Ms Slater, 41, an RCMP officer, was injured in a rear end collision 3.5 years prior to her trial. Her injuries were permanent. The judge made the award for her lost housekeeping capacity for the past 3.5 years & the long-term future on the basis that Ms S: Continue reading
Ms Slater, 41, an RCMP officer, was injured in a rear end collision 3.5 years prior to her trial. As a result of her permanent whiplash injuries, she was restricted to ‘desk work’ & would likely never return to active duty. The judge valued her future loss of earning capacity at $270,000 on the basis that Ms S: Continue reading
Ms Slater, 41, is an RCMP officer who was injured in a rear-ender mva 3.5 years prior to her trial. Her whiplash developed into a permanent injury. The judge made this relatively high award for Ms S’s past & future pain & suffering on the basis that she: Continue reading
Ms Wendt, 55, continued to suffer shoulder & arm pain 3 years after she was rear-ended. ICBC’s lawyers argued that her pain & suffering award should be reduced because she did not fully follow her doctor’s advice, her pain increased after she unwisely moved furniture & she had pre-mva arthritis. Continue reading
Research shows that not getting enough sleep can lead to changes in how people process pain & can make chronic pain worse. A study by Simpson et al showed that 25 days of interrupted sleep led to clear changes in how people processed their pain. Continue reading
A recent clinical trial suggests that a new kind of treatment for post-traumatic stress disorder (PTSD) called written exposure therapy (WET) may deliver the same results in less time than traditional therapies. WET involves writing about traumatic experiences. Continue reading
CBT is a useful treatment option for patients with non-cancer pain, according to new research. The authors discuss a growing evidence base that includes studies, reviews & randomized trials of CBT in the treatment of chronic pain. Continue reading
This case is a great illustration of how judges & also ICBC decide whether or not to believe what a claimant is telling them. Mr. Nagra claimed at his trial that he lost income & will lose income in the future in his orchard business as a result of the injuries he suffered in his MVA 3 years earlier. The judge entirely rejected these claims.
Ms William, 59, claimed that prior to her MVA she did the cooking & cleaning at home without her family’s help. 4 years after her MVA, Ms W still suffers from neck, back & chronic knee pain that limits her daily activity. As a result, her husband & adult son have done most of the cleaning & cooking in their home since her MVA. Continue reading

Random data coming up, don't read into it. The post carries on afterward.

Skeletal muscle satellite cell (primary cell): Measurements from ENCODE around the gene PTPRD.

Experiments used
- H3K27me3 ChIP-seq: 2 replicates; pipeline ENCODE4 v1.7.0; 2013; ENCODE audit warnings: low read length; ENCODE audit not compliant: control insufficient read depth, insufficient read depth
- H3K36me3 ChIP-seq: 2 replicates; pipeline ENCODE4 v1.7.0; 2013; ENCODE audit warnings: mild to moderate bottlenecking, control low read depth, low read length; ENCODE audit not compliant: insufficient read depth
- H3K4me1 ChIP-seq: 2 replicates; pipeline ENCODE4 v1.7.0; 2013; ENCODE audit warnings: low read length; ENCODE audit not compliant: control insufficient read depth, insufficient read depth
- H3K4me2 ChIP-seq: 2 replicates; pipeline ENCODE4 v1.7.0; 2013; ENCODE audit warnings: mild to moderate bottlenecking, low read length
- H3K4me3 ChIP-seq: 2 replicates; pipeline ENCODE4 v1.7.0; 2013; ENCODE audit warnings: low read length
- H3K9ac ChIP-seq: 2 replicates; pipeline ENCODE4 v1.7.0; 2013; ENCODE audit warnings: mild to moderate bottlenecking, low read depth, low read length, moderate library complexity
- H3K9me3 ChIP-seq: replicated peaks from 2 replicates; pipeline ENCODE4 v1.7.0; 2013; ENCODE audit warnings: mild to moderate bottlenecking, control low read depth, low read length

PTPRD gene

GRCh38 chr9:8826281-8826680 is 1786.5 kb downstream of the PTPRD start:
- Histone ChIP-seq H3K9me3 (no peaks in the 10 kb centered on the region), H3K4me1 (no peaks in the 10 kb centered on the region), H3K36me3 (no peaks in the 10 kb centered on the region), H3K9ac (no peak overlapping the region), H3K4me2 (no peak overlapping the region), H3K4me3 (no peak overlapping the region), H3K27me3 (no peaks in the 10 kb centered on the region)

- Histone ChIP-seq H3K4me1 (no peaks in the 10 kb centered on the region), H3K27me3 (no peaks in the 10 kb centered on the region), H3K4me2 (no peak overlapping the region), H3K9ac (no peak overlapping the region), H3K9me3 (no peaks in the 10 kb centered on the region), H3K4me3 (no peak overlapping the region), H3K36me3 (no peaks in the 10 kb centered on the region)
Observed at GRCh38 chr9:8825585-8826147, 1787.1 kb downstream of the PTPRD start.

Ms Wolford, 47, claimed that her injuries from her MVA caused her to miss work for much of the three year period between her accident & her trial. Continue reading
Mr. McLatchie, a 46-year-old server, continued to suffer from chronic pain & a psychological reaction 5 years after his MVA. He claimed that his injuries limit his work ability.
At trial, he admitted that he had received tax credits & health benefits from governments by under-reporting his income to the CRA. Continue reading
Ms. Mullens continued to experience significant pain & psychological problems 4 years after her accident when she went to trial. Her doctors had recommended more psychiatric treatment & exercise but she did not follow this advice. She also never tried to gradually return to work. Continue reading
Ms. Ali, 42, had moderate pain in her chest, wrist, shoulder & back after her MVA.
5 years later at the time of her trial, she continued to suffer from severe back pain that interfered with all aspects of her life. Due to her pain, she became moody & isolated herself from her family. Her psychiatrist diagnosed her with major depressive disorder & PTSD. Continue reading
In a study published in August 2017, researchers measured the association between low back pain (LBP) & muscle-strengthening activity (MSA) in adults. They found that engaging in MSA at least 2 times per week was associated with having lower odds of having LBP. However, they found that this association did not hold in male smokers. Continue reading